My Nemesis

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Working at my easel I heard a thump and a rustle of papers somewhere behind me.
Cat.
Murphy had finally clawed his way through a box holding drafts–some 700 pages worth–of my great but destined to forever go unread first novel…. The Magic Slate… cardboard shredded, fell apart, pages sliding down the side and between other boxes to the floor.  ‘Nemesis’ was its first working title.
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I wish the photo of #499 were better–I was pretty happy with it. I think I’m finding my way with metal point, my own signature.
A couple of painting I’d pulled out and set aside to paint over were rescued by Sire for his room. When I like–or dislike– one of my pieces, it probably hasn’t much to do with it’s actual merit–if such a thing is measurable. What I like isn’t so much the painting, as it is its power to suggest what I want to do next. The pieces I paint over are like closed doors to rooms I’m no longer interested in visiting. Metalpoint seems endlessly fresh, because I’m finding new ways to use it.
I’ve got the ground now where I like it. I can get beautifully modulated tones, and almost hear the grit of the silver as it slides over the surface–I detested the plastic-like feel of the unadulterated Golden Silverpoint ground. I use about 1/4 cup of high quality gesso, a heaping TBS of fine marble dust, maybe a teaspoon of water soluble brown ink (with soft Golden Titanium white if the ink makes it darker than slightly off-white–and the rest, Golden ground. Two cups.
 ‘Nemesis.’  The muse as fatal temptress… that an artist, writer, poet… can achieve the best of their ability only by pressing themselves beyond that… pressing on to an ultimate, and fatal failure.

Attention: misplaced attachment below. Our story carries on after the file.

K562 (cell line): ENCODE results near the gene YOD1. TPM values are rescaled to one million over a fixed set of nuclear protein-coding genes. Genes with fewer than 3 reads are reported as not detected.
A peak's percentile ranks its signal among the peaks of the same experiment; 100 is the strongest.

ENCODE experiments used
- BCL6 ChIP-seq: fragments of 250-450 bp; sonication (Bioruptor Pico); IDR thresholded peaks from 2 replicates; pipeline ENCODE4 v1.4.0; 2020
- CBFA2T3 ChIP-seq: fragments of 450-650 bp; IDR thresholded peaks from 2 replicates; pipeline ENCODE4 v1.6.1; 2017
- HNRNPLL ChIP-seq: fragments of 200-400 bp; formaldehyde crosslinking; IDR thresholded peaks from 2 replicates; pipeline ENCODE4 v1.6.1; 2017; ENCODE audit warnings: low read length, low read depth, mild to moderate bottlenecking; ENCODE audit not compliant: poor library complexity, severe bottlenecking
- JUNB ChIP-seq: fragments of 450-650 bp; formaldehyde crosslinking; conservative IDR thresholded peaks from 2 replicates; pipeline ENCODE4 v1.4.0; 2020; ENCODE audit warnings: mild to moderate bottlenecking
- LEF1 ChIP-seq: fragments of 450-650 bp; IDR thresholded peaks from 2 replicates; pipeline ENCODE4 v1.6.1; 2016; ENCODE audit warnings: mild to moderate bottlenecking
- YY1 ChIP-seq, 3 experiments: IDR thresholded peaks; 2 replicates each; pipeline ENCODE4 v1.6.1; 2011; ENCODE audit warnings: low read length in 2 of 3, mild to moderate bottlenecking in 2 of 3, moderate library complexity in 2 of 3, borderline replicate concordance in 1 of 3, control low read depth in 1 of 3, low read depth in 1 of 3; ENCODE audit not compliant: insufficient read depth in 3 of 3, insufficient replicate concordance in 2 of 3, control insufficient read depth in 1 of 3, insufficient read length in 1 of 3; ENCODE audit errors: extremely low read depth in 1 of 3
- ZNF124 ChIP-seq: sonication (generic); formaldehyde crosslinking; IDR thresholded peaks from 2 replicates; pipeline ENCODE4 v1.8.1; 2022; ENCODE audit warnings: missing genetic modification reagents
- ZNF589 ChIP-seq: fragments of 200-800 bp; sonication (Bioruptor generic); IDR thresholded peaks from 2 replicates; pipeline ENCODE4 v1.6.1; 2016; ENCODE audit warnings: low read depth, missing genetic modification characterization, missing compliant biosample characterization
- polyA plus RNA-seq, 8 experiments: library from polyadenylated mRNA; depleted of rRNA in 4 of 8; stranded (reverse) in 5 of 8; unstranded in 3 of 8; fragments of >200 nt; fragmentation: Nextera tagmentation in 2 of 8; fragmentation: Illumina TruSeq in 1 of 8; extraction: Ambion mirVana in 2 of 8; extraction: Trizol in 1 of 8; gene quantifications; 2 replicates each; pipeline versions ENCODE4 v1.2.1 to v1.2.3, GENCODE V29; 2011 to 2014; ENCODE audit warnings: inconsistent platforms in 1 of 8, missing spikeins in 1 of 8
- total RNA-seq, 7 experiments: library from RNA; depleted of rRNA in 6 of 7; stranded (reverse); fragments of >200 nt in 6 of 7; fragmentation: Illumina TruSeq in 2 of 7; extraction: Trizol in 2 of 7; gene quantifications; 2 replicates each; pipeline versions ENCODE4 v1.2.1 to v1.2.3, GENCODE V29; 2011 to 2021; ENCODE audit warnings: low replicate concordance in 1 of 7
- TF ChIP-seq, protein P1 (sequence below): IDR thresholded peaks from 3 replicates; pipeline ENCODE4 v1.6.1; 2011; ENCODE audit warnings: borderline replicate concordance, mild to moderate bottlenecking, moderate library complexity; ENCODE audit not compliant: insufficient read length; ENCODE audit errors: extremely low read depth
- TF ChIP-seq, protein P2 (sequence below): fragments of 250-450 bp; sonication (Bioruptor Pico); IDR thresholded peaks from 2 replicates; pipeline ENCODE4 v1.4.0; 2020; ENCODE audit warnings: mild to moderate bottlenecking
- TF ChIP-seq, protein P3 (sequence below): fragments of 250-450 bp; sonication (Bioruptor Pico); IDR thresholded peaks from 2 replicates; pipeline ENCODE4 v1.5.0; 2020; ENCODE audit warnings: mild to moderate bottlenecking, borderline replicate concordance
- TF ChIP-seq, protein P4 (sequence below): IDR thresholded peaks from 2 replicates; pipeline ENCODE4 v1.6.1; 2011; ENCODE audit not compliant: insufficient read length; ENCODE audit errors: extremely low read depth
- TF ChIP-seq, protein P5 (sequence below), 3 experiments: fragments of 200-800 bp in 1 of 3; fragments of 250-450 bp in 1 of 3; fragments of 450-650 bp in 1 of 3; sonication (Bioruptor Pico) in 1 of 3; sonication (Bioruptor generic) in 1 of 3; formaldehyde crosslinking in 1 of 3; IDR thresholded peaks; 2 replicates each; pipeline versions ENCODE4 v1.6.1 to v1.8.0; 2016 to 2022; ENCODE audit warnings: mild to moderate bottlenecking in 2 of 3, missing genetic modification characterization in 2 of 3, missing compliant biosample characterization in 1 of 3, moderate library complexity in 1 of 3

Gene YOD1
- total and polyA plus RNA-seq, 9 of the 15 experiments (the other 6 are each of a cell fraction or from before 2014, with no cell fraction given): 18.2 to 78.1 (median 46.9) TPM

I look at that dusty heap of papers… Fail… fail better.
(My second novel, Ari Figue’s Cat, was published in May, 2015. Check out the reviews on Amazon!)
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The Imposibility of Art

imagesA blog post is as ethereal as the trace of dancing particles though a cloud chamber, and yet in the universe of the web, seemingly always there, as though cyrogenically frozen beyond time, perhaps sprung to life at the mistyping of a search word, or preserved on old UBS drives at the bottom of a landfill, like mineralized imprints of the first self-replicating cells that drifted in Precambrian seas.

I don’t trust the impulse to preserve. nursing as it does, a delusional wish for immortality, and yet, like: Shakespeare’s 64th Sonnet, the wish to have that which we fear to lose, nudges aside good sense, and I go back into the old blog, searching for scraps–what, had I not written them, would have been likely nothing more than trains of thought, passing time on the el waiting for my stop, forgotten as soon as my foot touched the station platform.  Here, then… from my birthday, June 22, 2008.

Ulrich went on: “Every great book breaths this spirit of love for the fate of individuals at odds with the forms the community tries to impose on them. It leads to decisions that cannot be decided; there is nothing to be done but to give a true account of their lives. Extract the meaning out of all literature, and what you will get is a denial, however incomplete, but nonetheless an endless series of individual examples all based on experience, which refute all the accepted rules, principles, and prescriptions underpinning the very society that loves these works of art! In the end, a poem, with its mystery, thousands of words in constant use, severs all these strings, and turns it into a balloon floating off into space. If this is what we call beauty, as we usually do, then beauty is an indescribably more ruthless and cruel upheaval than any political revolution ever was.”
From chapter 84 of The Man Without Qualities.

 

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